What is a dinosaur’s favorite baby toy book? Apatosaurus the Bunny. For more terrible puns, click the tag DinoWriMo.
When I was on the Caldecott committee, we were strict about following the rule that said we couldn’t discuss books published in other years, even if we were tempted to compare a book to its creator’s previous titles. But we certainly DID compare similar nominated books. In our year there were several books with similar […]
Tayasui Tangram (Tayasui, 2013), which bills itself as “a modern variation of the classic chinese [sic] puzzle,” has two main areas: “Models” and “Build.” The “Models” section was exactly what I think of when I hear the word tangram: puzzles using geometric shapes. There are three screens’ worth of animal outlines; the puzzles get progressively […]
The fall is whooshing by, and here at Calling Caldecott we’ve just about covered the spring 2015 titles (those published from January thru June) —whew! — and are ready to move on to discussing the fall season’s books. But time feels short. With ALA Midwinter being so early this year, perhaps you’ve already begun to […]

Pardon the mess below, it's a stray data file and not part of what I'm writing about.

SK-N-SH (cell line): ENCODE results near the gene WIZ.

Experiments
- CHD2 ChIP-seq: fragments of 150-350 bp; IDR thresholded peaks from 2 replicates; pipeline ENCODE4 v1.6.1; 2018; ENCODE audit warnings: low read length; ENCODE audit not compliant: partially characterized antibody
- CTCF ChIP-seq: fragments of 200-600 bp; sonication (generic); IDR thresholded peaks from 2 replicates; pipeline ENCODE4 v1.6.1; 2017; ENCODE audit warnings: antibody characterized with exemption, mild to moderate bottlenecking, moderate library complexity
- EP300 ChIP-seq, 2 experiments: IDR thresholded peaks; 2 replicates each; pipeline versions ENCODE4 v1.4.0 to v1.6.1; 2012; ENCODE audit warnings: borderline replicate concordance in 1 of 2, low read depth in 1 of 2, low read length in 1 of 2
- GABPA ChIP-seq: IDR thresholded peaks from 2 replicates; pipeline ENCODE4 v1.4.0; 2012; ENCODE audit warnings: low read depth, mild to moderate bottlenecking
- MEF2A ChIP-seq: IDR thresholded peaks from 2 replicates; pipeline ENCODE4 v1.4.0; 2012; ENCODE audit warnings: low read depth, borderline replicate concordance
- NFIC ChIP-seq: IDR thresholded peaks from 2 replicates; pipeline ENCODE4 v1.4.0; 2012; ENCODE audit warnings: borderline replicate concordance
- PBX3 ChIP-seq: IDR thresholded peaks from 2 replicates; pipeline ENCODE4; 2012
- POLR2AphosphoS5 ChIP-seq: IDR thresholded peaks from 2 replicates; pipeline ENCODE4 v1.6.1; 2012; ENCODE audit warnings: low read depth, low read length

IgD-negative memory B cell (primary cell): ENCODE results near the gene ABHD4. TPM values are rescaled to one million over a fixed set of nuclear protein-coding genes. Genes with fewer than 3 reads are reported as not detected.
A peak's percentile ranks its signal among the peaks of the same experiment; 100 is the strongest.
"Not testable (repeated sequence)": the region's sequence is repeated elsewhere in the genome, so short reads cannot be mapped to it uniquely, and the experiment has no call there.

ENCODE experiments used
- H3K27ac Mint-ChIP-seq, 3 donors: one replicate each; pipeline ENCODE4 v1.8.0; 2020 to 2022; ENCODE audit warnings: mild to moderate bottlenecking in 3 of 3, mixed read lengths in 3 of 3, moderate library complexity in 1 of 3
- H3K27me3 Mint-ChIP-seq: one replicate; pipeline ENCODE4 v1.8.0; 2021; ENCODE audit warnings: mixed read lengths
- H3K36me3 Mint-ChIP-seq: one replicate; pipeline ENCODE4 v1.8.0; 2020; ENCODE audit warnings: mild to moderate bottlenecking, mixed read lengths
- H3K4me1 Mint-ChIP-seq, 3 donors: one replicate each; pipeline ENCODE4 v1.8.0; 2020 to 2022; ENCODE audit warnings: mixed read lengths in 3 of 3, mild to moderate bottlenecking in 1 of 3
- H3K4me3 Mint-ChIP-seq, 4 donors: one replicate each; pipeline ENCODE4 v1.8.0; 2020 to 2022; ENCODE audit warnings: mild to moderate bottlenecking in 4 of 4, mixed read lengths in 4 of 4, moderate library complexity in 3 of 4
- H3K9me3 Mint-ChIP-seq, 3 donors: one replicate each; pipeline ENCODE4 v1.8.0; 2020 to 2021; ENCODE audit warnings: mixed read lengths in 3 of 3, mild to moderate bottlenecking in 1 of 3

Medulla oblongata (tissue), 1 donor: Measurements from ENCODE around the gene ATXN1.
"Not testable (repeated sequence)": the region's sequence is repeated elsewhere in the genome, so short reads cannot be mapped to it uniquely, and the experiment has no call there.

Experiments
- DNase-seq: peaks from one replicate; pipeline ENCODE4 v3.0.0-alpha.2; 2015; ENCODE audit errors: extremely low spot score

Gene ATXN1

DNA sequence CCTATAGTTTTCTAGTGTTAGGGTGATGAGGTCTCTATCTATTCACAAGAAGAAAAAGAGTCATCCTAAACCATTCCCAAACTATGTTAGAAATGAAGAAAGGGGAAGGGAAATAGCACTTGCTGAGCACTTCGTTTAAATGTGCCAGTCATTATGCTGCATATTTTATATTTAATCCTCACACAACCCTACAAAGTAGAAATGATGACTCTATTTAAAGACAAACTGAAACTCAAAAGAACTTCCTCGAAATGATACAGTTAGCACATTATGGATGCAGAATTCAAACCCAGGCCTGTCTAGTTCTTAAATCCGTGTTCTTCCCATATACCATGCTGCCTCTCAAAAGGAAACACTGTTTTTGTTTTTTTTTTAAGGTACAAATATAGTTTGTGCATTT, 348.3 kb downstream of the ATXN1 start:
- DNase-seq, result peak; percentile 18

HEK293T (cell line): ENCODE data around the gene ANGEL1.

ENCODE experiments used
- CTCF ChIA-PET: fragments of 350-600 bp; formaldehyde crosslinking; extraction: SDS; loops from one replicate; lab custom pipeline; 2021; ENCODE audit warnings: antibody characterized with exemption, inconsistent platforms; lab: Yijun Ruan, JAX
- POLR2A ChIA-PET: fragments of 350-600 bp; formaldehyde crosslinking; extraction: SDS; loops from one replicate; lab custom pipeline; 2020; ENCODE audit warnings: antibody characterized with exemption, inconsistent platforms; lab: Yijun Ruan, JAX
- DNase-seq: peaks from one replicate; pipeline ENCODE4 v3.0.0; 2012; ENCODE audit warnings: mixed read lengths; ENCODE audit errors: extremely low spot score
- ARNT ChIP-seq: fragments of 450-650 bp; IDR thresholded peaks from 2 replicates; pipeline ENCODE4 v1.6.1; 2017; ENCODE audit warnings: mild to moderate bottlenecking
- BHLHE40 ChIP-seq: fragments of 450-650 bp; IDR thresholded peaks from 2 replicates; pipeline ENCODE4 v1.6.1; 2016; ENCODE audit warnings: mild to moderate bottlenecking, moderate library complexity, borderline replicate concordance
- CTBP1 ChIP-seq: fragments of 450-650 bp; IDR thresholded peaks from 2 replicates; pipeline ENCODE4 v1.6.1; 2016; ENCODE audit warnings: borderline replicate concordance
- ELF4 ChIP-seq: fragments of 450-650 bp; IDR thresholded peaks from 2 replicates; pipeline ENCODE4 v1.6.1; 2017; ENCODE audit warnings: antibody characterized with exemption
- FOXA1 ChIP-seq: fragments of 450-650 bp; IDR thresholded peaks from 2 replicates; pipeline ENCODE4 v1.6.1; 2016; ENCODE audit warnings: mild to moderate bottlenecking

Through NetGalley, I had the opportunity to read The Thing About Jellyfish, by Ali Benjamin, a middle grade book that will debut mid-September 2015. In this book, Suzy Swanson processes the death of her old friend Franny and the end of a friendship. She grieves the way that she and Franny grew apart before Franny […]
I love a story that I have never heard before. Enter Drum Dream Girl: How One Girl’s Courage Changed Music, which tells, in the simplest language, the story of Millo Castro Zaldarriaga. It does not surprise me that I had not heard of one little girl in Cuba; what surprised me was that girls were […]
Betsy Bird at Fuse #8 is rightfully mourning the relative dearth of African folktale publishing and simultaneously celebrating one of its legends from the glory days, Verna Aardema. All I can say is God bless Verna Aardema, who knew just how to write a picture-book text that would bring any library story hour to life. […]